All patients with intellectual disability with epilepsy were studied and patients who were prescribed prn midazolam have been shortlisted shortlisted for data analysis. A template was designed and data are being collected from the carers, community nurses and the prescribing clinicians. Data are categorized under headings of background information about epilepsy, recognizing complications during a seizure and the ability to administer buccal midazolam. Further information about the type and the frequency of training courses (including the refresher courses) being offered to the carers for administration of buccal midazolam would also be documented. There is also data collection pertaining to the timely review of the care plan by the prescribing clinicians and the about the licenced or unlicensed used of midazolam. The quality of epilepsy awareness training is being explored in depth and also the competency of the county council nurses offering the training to the carers shall be analysed under different headings.
Data are currently being collected in Hertfordshire and Essex mental health services.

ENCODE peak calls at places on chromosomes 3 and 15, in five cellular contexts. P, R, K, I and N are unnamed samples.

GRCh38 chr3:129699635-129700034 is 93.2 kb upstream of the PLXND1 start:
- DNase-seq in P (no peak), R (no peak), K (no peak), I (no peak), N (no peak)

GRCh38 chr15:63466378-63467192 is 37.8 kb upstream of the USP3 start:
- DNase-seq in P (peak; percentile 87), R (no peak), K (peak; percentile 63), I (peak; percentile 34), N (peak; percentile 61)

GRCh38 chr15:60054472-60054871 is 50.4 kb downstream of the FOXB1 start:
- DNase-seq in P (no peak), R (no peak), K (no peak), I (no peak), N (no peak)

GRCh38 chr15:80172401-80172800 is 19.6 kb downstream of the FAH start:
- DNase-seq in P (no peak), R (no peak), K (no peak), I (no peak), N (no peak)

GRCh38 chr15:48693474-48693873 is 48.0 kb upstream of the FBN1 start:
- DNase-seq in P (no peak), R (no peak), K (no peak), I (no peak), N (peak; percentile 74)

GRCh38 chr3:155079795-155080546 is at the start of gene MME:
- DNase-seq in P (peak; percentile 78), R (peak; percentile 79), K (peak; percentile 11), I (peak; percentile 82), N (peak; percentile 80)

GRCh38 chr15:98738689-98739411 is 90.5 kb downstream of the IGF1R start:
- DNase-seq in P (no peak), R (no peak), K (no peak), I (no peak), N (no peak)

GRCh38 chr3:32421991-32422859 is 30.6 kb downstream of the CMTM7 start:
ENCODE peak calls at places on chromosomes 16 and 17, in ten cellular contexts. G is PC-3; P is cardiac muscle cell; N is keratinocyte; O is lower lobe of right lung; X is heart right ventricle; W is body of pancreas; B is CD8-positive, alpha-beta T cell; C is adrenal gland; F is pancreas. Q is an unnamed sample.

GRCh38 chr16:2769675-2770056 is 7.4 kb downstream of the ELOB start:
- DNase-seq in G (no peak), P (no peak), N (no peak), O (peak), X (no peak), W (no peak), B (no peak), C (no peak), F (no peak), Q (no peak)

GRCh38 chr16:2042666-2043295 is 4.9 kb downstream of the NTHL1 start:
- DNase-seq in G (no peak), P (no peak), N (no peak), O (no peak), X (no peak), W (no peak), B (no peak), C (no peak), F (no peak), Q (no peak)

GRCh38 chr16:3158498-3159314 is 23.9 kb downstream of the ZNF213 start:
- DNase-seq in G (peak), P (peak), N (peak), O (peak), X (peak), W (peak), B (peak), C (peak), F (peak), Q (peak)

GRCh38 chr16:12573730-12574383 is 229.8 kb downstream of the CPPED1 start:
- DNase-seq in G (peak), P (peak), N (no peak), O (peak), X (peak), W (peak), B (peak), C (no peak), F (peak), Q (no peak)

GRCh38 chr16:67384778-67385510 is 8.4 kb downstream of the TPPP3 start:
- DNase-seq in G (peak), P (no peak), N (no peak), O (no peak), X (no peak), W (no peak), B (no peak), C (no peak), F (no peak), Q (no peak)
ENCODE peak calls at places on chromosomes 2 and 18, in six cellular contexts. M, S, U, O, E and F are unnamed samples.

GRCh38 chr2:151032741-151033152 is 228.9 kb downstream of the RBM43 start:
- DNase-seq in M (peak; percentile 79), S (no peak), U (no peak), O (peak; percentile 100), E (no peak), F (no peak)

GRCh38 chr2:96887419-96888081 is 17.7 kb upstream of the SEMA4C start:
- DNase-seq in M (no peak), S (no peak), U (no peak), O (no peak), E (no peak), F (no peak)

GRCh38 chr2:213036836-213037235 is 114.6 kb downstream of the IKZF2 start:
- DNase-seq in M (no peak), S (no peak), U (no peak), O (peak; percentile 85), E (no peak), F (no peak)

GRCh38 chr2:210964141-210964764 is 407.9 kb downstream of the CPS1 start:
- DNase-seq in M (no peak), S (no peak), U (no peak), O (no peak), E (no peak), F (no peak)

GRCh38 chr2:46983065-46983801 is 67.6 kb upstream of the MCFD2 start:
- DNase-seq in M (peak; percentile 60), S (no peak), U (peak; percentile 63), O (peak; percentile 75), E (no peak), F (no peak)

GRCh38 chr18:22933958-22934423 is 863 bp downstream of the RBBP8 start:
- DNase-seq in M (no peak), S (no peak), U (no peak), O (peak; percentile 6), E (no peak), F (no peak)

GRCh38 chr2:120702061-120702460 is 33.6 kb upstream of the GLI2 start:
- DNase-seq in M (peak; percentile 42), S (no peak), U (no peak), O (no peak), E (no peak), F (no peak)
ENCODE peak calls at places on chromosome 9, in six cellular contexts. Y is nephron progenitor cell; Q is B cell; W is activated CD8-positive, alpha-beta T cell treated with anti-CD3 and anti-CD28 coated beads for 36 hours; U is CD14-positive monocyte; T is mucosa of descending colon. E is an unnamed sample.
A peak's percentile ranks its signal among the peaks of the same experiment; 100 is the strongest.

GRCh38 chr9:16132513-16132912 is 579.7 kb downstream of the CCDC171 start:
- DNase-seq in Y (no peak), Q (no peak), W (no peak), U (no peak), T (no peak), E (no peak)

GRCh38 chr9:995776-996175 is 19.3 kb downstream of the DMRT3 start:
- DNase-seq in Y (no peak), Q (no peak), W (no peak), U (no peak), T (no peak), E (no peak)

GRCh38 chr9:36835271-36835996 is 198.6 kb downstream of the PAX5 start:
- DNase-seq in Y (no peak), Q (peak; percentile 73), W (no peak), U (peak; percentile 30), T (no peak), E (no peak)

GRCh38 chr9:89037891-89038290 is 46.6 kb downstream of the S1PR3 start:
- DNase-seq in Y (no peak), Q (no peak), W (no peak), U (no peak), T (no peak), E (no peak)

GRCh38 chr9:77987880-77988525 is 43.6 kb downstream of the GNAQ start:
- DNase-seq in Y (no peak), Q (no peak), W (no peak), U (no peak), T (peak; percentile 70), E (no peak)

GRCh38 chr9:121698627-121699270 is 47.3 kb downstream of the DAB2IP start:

After the data analysis, the short comings shall be addressed and effective measures shall be put in place to improve the quality of training being provided to the carers and to standardise the practice for prn midazolam prescription.
Rapid spread of coronavirus disease 2019 (COVID-19) has affected people with intellectual disability disproportionately. Existing data does not provide enough information to understand factors associated with increased deaths in those with intellectual disability. Establishing who is at high risk is important in developing prevention strategies, given risk factors or comorbidities in people with intellectual disability may be different to those in the general population.
To identify comorbidities, demographic and clinical factors of those individuals with intellectual disability who have died from COVID-19.
An observational descriptive case series looking at deaths because of COVID-19 in people with intellectual disability was conducted. Along with established risk factors observed in the general population, possible specific risk factors and comorbidities in people with intellectual disability for deaths related to COVID-19 were examined. Comparisons between mild and moderate-to-profound intellectual disability subcohorts were undertaken.